You barely open your eyes to the irritating sound of your alarm clock. You beg for just five more minutes while hitting the snooze button. You do this a couple of times, and when you finally get up, you’re exhausted, like you haven’t slept a wink all night.
You wash your face with freezing water to wake yourself up a bit. You get dressed, comb your hair, eat a piece of toast, brush your teeth and rush to the door to catch the bus. You feel as if you’ve almost certainly forgotten something. But you just keep running, hoping that whatever it was isn’t too important.
You arrive at school a bit late, run down those corridors for the millionth time, sit down and start taking notes, which you’ll be doing all day long. Your friends complain that they don’t get to see you like they used to; you explain how busy you’ve been. Some of them just don’t understand, but you don’t have the energy to convince them.
You sit down to study, but your mind is so full of things you need to do. You’re sleep deprived. You worry about due dates, exams, about how little time you have, about the things you don’t want to let go. Sometimes you need to check your agenda just to remember what day of the week it is. You have hobbies; you like painting, writing, playing tennis and maybe some other things that you can’t find time to do anymore. Your weekends are full; you feel guilty for not spending enough time with your family, friends, even your dog. You feel as if you don’t even have time to sit down and think. You get sick easily and often. Then you find yourself getting number and number every day, and you know you have to do something to change this.
How come you took on this big of a load? How have things gotten worse without you even realizing it?
You thought you were strong enough to do everything, and capable of finding the right balance among all those things that matter to you. But in at least some parts of your life, you need to know when to push your limits and when to step back.
When you start to “miss” life, you feel out of control all the time. You feel depressed and paralyzed. No matter how much you sleep, you still feel tired, since your mind isn’t resting. You worry a lot, and about pretty much everything. And usually, it’s your body that’s affected the most. Some people get stomachaches and headaches without any clear reason; some get the flu and a high fever very often; some have a stiff back all of a sudden. How the body reacts varies from person to person. But in each case, your body is trying to tell you to stop and rest a bit. When you don’t listen to it, the warning signs get more and more serious over time.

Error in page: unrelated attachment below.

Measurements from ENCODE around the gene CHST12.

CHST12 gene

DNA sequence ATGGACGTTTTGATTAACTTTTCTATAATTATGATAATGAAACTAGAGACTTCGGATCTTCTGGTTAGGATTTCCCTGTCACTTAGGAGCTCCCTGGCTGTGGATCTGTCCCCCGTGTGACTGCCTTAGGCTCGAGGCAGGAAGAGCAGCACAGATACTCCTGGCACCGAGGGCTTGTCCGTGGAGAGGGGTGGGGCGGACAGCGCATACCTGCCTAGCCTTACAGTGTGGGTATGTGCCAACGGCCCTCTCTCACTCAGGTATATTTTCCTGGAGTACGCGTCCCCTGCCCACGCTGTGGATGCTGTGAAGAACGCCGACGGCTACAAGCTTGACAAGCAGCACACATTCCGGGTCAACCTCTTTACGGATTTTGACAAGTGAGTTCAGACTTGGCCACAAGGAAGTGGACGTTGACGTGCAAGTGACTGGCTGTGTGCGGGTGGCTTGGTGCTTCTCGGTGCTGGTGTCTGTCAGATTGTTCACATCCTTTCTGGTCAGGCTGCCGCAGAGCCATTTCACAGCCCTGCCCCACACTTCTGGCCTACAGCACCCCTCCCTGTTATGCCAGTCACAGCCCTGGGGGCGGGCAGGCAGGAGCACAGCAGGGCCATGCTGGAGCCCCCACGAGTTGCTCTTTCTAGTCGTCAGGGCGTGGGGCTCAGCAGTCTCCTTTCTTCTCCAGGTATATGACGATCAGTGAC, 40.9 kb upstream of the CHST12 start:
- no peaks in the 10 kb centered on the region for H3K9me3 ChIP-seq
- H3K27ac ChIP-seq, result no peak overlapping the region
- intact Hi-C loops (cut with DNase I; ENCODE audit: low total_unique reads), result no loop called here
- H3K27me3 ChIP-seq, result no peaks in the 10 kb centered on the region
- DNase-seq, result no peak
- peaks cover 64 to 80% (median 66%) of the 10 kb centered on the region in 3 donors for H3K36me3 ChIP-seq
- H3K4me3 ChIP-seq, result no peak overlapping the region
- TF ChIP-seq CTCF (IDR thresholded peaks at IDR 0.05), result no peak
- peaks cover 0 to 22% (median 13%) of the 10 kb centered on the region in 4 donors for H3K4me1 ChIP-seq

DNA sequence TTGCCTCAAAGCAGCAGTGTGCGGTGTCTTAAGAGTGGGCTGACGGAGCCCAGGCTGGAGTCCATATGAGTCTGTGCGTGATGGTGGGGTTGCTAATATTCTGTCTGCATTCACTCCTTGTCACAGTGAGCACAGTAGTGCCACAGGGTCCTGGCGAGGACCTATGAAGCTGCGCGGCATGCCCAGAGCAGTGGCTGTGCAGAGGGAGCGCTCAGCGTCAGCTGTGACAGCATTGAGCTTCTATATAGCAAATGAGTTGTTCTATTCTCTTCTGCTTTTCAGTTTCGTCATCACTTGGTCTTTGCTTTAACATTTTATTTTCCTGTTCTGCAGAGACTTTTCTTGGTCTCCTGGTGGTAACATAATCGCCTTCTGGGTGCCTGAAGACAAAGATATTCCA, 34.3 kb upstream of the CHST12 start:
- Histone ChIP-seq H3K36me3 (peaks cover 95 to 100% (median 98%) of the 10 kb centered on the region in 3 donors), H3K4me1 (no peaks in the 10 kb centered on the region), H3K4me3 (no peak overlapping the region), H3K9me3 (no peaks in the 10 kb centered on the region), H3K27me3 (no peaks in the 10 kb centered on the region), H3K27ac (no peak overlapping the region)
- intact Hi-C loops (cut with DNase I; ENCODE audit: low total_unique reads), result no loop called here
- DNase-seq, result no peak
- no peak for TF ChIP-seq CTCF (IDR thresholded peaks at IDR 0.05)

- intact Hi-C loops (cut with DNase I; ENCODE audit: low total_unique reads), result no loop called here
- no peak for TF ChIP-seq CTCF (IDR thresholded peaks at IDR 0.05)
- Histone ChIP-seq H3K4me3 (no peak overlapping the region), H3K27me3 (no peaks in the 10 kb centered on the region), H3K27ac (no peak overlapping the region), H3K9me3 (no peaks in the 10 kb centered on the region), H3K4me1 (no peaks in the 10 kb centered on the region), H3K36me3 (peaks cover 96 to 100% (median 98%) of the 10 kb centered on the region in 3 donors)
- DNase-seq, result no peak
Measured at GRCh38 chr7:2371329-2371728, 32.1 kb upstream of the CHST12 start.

As soon as you start having these signs, you need to figure out one thing: What is it that’s keeping you awake at night? What is it that feels like a burden on you? What is it that’s disturbing your natural balance, and that you can’t endure anymore?
If it’s possible to let go of that thing, you need to do so. Because we don’t have forever. We have too little time and energy to waste them on things that don’t feel right or don’t satisfy us. If it’s not possible to make your life any simpler, then you need to find a way to create space for yourself that will allow you to breathe.
When I was in my third year of high school, I experienced such a time. I eliminated a couple of things to get my life back on track, but I still wasn’t able to do so. I had that mentality that kept convincing me I didn’t have time for anything. So I changed my perception of “time.” Instead of thinking about time as a thing to have, I took it as a thing to be created. I started waking up half an hour earlier every day. In that 30 minutes, sometimes I read a book, another day I prepared myself breakfast, and other days wrote, thought or listened to music while looking out the window. I was actually sleeping half an hour less, but I felt a lot more rested.
Are you one of those people who hates waking up early? Then carve out some time at night, or during the day. Create that time for yourself, and use it for anything you want. It matters, because it gives the brain the message, “I have time to take care of myself, and I’m feeling good. I am my priority.”